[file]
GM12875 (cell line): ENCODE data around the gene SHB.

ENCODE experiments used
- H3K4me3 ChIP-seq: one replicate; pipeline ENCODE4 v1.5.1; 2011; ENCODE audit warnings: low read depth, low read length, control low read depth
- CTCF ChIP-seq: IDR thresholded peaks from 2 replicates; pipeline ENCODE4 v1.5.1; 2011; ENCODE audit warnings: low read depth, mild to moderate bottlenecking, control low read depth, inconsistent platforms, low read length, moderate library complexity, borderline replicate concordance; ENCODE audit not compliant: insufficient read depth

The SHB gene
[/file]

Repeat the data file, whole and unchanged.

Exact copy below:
GM12875 (cell line): ENCODE data around the gene SHB.

ENCODE experiments used
- H3K4me3 ChIP-seq: one replicate; pipeline ENCODE4 v1.5.1; 2011; ENCODE audit warnings: low read depth, low read length, control low read depth
- CTCF ChIP-seq: IDR thresholded peaks from 2 replicates; pipeline ENCODE4 v1.5.1; 2011; ENCODE audit warnings: low read depth, mild to moderate bottlenecking, control low read depth, inconsistent platforms, low read length, moderate library complexity, borderline replicate concordance; ENCODE audit not compliant: insufficient read depth

The SHB gene